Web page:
Tuesday, July 27, 2010

Post 1:PENNY:Does A Label Change The Taste Of Wine?




The Australian wine industry exports 760 million litres of wine a year and is the fourth-largest exporter in the world; at home, Australians consume nearly 500 million litres of wine per year. 1820 saw the first domestic sales of wine with 1822 having the first export of Australian wine and first international prizes.
"At the 1873 Vienna Exhibition the French judges, tasting blind, praised some wines from Victoria, but withdrew in protest when the provenance of the wine was revealed, on the grounds that wines of that quality must clearly be French."

Packaging sells products, but none perhaps as fully as with wine. Traditionally a European industry, labels have remained the same for many hundreds of years, technology has also kept wine labels simple, 'three-by-four-inch rectangles printed on sheetfed offset equipment, and glue-applied to the bottle'. With the more recent, by winery standards, Australian and American industries has come the fresher attitude towards packaging and wine making in general.



Fred Scherrer of Scherrer Winery in California recently upgraded his wine labels to appeal to a more discerning market.
Originally, the Scherrer wine had a traditional label with elegant scrip, gold foil and the varietal rather than the winery the main point of focus. After testing on customers, it was found that the label was considered generic.


"Consumer logic goes something like this: If it looks like a private label, it must be a little cheaper, and if it’s cheaper, it can’t be as good as a more expensive wine."
It has been proven over and again that people will judge a product based on what it looks like. For food and wine, people will judge flavors differently, often making selections outside their normal choices due to packaging and labels.
"We asked 200 people in three cities to taste the same (unlabeled) white wine, poured from two different colored glass bottles — one a grassy green, the other a smoky gray.…….Two hundred comments later, one wine was overwhelmingly described as “grassy, fruity, bright, fresh” and the other as “complex, smoky, sophisticated, and mature.” It hardly matters that one was overwhelmingly judged superior to the other; the real lesson is just how much packaging can and does alter our experience of a wine."






A University study in Bordeaux, France, has recently shown that even experts are fallible.
"Professor Fredric Brocher took an ordinary bottle of Bordeaux, stuck a fancy label on it, and 40 of the connoisseurs proceeded to describe it as “woody”, “complex”, and “rounded.” Then he took the same bottle, this time masquerading as table wine, and most of the experts switched to “faulty” and “with a sting.”"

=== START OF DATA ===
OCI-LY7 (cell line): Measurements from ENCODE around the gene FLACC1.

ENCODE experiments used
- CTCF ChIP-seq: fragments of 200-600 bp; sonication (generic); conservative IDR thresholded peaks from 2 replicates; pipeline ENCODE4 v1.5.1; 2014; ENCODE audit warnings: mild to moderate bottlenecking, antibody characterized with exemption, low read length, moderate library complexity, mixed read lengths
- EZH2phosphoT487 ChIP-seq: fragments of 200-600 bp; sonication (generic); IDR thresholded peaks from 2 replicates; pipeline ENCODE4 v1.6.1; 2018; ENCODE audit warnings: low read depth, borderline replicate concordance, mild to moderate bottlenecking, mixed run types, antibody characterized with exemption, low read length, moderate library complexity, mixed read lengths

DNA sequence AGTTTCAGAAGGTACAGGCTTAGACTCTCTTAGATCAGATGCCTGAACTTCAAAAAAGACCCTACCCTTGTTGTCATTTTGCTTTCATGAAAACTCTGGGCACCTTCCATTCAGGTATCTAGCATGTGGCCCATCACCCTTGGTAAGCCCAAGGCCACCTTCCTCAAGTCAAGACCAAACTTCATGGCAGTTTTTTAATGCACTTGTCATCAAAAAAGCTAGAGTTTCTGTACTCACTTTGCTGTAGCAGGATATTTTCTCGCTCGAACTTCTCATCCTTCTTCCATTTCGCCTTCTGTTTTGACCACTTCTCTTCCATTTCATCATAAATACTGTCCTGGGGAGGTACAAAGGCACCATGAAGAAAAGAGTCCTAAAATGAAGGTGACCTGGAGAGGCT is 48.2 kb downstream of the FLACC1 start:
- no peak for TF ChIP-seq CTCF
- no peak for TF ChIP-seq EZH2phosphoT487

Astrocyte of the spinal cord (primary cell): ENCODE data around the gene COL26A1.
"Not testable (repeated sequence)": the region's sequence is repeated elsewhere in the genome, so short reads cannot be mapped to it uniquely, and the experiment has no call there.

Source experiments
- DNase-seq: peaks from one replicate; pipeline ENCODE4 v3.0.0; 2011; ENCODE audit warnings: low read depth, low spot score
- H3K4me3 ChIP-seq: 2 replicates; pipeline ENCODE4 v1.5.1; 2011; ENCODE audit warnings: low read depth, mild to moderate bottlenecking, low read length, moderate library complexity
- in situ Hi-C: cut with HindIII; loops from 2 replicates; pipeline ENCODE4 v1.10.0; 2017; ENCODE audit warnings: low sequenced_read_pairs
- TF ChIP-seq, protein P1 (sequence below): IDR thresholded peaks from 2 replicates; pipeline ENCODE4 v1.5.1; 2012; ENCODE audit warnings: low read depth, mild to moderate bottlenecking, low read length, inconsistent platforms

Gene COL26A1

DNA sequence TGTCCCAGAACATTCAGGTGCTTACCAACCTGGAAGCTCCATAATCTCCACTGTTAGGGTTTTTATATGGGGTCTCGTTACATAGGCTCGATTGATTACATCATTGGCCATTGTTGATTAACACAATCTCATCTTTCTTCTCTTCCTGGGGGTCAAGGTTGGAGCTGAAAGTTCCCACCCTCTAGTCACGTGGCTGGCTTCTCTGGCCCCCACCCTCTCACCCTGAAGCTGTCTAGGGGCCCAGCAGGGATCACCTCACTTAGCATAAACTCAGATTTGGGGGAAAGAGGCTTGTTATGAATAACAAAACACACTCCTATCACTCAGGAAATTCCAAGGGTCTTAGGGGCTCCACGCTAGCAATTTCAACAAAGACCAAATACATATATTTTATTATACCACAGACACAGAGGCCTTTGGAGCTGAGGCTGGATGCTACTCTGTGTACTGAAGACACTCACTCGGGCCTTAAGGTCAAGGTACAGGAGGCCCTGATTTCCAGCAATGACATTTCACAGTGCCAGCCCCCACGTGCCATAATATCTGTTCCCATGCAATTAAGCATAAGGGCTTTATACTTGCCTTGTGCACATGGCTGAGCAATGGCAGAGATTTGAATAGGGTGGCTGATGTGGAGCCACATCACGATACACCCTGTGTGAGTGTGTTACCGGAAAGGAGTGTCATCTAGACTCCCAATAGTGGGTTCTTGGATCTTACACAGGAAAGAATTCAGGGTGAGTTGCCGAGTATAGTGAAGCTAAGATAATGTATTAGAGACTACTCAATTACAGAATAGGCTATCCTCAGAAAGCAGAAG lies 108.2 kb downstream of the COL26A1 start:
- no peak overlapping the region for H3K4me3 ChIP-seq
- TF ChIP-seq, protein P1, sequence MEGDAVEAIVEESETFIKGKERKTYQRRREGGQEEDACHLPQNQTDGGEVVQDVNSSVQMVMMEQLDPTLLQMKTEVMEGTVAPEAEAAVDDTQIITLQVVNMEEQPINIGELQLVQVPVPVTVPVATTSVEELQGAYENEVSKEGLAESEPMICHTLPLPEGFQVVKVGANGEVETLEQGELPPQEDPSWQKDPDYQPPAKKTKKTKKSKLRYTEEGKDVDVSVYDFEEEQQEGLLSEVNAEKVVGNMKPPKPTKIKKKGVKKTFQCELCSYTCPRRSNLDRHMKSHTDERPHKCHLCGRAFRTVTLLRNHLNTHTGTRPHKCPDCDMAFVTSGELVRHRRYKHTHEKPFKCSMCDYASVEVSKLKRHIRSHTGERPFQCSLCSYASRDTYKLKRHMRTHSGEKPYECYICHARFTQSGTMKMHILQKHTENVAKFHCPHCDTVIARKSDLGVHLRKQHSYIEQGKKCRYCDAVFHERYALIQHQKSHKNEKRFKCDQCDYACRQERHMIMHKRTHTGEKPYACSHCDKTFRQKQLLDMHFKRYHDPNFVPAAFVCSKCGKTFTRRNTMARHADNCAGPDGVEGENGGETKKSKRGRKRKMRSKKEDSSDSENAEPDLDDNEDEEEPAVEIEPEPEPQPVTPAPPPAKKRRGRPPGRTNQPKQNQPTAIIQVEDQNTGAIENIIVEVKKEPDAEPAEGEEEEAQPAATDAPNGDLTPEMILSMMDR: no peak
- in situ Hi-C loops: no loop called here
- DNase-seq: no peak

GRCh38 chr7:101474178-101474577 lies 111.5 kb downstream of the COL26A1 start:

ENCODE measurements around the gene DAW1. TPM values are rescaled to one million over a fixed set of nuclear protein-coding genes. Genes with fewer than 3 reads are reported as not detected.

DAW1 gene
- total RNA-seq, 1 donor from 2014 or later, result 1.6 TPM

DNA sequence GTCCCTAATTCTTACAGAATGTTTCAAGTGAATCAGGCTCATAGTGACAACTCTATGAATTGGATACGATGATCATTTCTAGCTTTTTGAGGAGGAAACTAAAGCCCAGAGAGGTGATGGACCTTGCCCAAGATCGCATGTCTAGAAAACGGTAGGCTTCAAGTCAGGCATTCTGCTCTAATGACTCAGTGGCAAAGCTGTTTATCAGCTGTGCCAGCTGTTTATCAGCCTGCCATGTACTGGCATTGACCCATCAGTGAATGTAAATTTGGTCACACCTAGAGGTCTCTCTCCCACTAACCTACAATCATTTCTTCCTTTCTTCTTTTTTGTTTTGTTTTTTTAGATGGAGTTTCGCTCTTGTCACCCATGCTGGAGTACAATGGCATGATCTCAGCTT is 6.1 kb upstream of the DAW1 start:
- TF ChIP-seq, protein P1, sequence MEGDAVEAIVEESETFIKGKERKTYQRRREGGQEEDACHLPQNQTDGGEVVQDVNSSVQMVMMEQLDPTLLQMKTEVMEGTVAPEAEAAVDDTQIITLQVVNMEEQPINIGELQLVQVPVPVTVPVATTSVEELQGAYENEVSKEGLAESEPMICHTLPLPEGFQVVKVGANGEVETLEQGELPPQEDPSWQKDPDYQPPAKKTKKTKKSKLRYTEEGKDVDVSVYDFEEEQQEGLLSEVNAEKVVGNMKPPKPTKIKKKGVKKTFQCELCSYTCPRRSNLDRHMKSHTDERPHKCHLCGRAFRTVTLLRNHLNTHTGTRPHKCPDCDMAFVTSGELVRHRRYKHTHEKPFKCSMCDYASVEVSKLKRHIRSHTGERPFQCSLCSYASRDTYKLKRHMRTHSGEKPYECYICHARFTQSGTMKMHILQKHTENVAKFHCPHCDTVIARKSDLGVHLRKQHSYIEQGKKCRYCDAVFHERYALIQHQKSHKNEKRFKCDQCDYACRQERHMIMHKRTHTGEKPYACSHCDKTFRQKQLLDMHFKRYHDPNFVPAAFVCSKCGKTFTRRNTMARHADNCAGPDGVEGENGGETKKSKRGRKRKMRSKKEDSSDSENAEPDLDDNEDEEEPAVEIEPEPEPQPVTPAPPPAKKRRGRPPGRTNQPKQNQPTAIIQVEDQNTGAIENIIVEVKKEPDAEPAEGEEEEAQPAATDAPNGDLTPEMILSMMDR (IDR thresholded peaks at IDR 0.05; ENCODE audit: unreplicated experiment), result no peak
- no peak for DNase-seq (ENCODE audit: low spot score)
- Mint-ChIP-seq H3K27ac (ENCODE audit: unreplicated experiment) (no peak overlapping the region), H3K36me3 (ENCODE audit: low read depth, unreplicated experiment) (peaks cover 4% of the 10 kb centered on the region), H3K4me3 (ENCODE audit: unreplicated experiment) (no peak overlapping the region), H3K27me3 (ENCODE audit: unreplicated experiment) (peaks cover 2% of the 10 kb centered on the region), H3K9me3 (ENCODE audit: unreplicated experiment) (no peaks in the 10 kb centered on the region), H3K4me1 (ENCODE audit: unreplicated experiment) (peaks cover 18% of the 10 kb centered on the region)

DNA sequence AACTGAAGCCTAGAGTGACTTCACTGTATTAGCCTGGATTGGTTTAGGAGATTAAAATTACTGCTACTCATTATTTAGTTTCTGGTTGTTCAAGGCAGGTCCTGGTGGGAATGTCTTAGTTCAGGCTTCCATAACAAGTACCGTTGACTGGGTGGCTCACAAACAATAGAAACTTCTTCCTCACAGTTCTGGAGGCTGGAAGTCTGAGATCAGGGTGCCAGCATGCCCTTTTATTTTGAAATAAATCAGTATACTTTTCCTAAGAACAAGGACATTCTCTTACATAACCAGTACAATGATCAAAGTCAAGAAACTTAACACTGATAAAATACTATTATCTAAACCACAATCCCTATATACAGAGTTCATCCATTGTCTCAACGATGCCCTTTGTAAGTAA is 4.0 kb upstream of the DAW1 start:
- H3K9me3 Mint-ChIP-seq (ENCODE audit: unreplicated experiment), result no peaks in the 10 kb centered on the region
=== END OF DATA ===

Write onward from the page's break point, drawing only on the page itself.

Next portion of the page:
A similar study, run by Professor Brian Wansink and Dr. Collin Payne, combining wine and food has proven yet again the effect of a label on our choices.
41 people were given a free glass of Cabernet Sauvignon to go with an expensive French meal. Half the labels suggested they were from a winery in California, the other half from North Dakota (a less impressive region for wine) . However, all the wine was the same inexpensive brand.
"Those drinking what they thought was California wine, rated the wine and food as tasting better, and ate 11% more of their food. They were also more likely to make return reservations.
To confirm this, a similar study was conducted with 49 MBA students at a wine and cheese reception. Again, those given wine labeled from California rated the wine as 85% higher and the cheese as 50% higher."

This is a commonly studied area of marketing. However, the basic psychology is the same for all marketing and packaging.
Would McDonalds, Boost or Uncle Toby's Muesli Bars, taste different if packaged differently?







http://www.practicalwinery.com/JulyAugust07/julyaug07p21.htm

http://creativebits.org/wine_labels_-_troubles_with_simplicity

http://designora.com/graphics/winery-logo-design/

http://www.seriousaboutwine.co.za/?p=728

http://cmdshiftdesign.com/blog/2008/03/23/wine-design-beautiful-wine-labels/

http://www.johnjewelldesign.com.au/

http://www.lemonade.com.au/resources/the-effective-wine-packaging-design-agency.asp
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http://www.winelabeldesign.com/portfolio/index.htm

http://www.designer-daily.com/25-brilliant-wine-label-bottle-package-designs-1808

http://nationaltreasures.nla.gov.au/%3E/Treasures/item/nla.int-ex8-s33

http://www.clearimage.com.au/labels/index.php?page=12&limit=12

http://www.scherrerwinery.com/

http://en.wikipedia.org/wiki/Wine_label

http://en.wikipedia.org/wiki/Australian_wine

http://www.snooth.com/winery/scherrer/

http://www.winewiseweb.com/Site/Special_Reports/Entries/2009/2/4_Tasting_Trip_-_Scherrer_Winery.html

http://hubpages.com/hub/A-Little-About-Wine-Labels

3 comments:

  1. I love that the same wine can taste different depending on the bottle, and that it can cause people to eat more of their meal, so interesting. I wonder if they told them after that it was the same wine and what their response would have been when they found out. There are some amazing labels out there.

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  2. An excellent post, lots of great visual examples. I particularly like the cork 'T' at the start.
    A very interesting topic, well researched.

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  3. 'Perception is Reality, Reality is not Reality, it is only what People Think.' Paul Rand

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